Folder permissions for Groups and getting them recursively

Another example of interesting, but useless functionality – you can now check the folder permissions for Group mailboxes in Office 365. The Get-MailboxFolderPermission cmdlet has been updated to work against Group mailbox objects, via the -GroupMailbox parameter. Here’s an example:

[13:05:35][O365]# Get-MailboxFolderPermission -GroupMailbox default

FolderName User AccessRights
---------- ---- ------------
Top of Informatio... Default {None}
Top of Informatio... Anonymous {None}
Top of Informatio... Owner@local {ReadItems, CreateItems, EditOwnedItems, DeleteOwnedItems, DeleteAllItems, FolderVisible}
Top of Informatio... Member@local {Author}

The Add- and Set-MailboxFolderPermission cmdlets don’t yet recognize groups, so you cannot anything but look at the data. As Group permissions are governed by the membership of the Owners and Members group respectively, it’s expected to have both the Default and Anonymous levels set to None. Note that there aren’t any specific permissions for External users – similar to what we have with the Group files, external users get the same access as any other “regular” member of the Group (in this case Author permissions).

You can of course get the (sub)folder permissions too, but since there are no ways to actually grant permissions the result of this task will hardly be surprising. Still, I guess it’s a good exercise as some people might be unaware that Group mailbox folders are visible via the Get-MailboxFolderStatistics cmdlet. Here’s how to get the permissions for a particular (sub)folder:

[13:21:39][O365]# Get-MailboxFolderPermission -GroupMailbox external:\Inbox

FolderName User AccessRights
---------- ---- ------------
Inbox Default {None}
Inbox Anonymous {None}
Inbox Owner@local {ReadItems, CreateItems, EditOwnedItems, DeleteOwnedItems, DeleteAllItems, FolderVisible}
Inbox Member@local {Author}

And here’s how to do this recursively for all folders of the Group (there are quite many more than you might suspect!):

$mailbox = "external"

$folders = Get-MailboxFolderStatistics $mailbox | ? {$_.FolderType -notlike “RecoverableItems*” -and $_.FolderType -ne “Audits” -and $_.FolderType -ne “CalendarLogging”}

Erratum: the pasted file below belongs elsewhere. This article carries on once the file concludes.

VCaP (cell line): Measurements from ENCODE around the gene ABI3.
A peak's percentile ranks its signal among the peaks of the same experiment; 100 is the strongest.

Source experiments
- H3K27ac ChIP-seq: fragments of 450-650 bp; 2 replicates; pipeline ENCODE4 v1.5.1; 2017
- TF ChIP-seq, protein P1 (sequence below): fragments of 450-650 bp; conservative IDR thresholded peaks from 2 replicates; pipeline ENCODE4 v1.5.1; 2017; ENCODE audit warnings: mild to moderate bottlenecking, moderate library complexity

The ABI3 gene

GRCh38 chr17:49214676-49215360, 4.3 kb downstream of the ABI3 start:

$arrPermissions = @()

foreach ($folder in $folders) {

	if ($folder.Name -eq "Top of Information Store") { $MailboxFolder = $mailbox }
	else {
		$FolderPath = $folder.FolderPath.Replace("/","\").Replace([char]63743,"/") #with PowerShell v3 'fix'
		$MailboxFolder = "$mailbox`:$FolderPath"

	#replace with -Identity for User mailboxes
	$MBrights = Get-MailboxFolderPermission -GroupMailbox $MailboxFolder # | ? {$_.User.DisplayName -ne "Default" -and $_.User.DisplayName -ne "Anonymous"}

	if (!$MBrights) { continue }

	foreach ($entry in $MBrights) {

		$objPermissions = New-Object PSObject
		$i++;Add-Member -InputObject $objPermissions -MemberType NoteProperty -Name "Number" -Value $i
		Add-Member -InputObject $objPermissions -MemberType NoteProperty -Name "User" -Value $entry.user
		Add-Member -InputObject $objPermissions -MemberType NoteProperty -Name "Folder" -Value $folder.Name
		Add-Member -InputObject $objPermissions -MemberType NoteProperty -Name "Access Rights" -Value $entry.AccessRights
		$arrPermissions += $objPermissions


$arrPermissions | select Folder,User,'Access Rights'

The result will be a long list of useless data, don’t say I didn’t warn you! But you also easily adapt this to run against User mailboxes or export the result to CSV file, which makes a bit more sense 🙂

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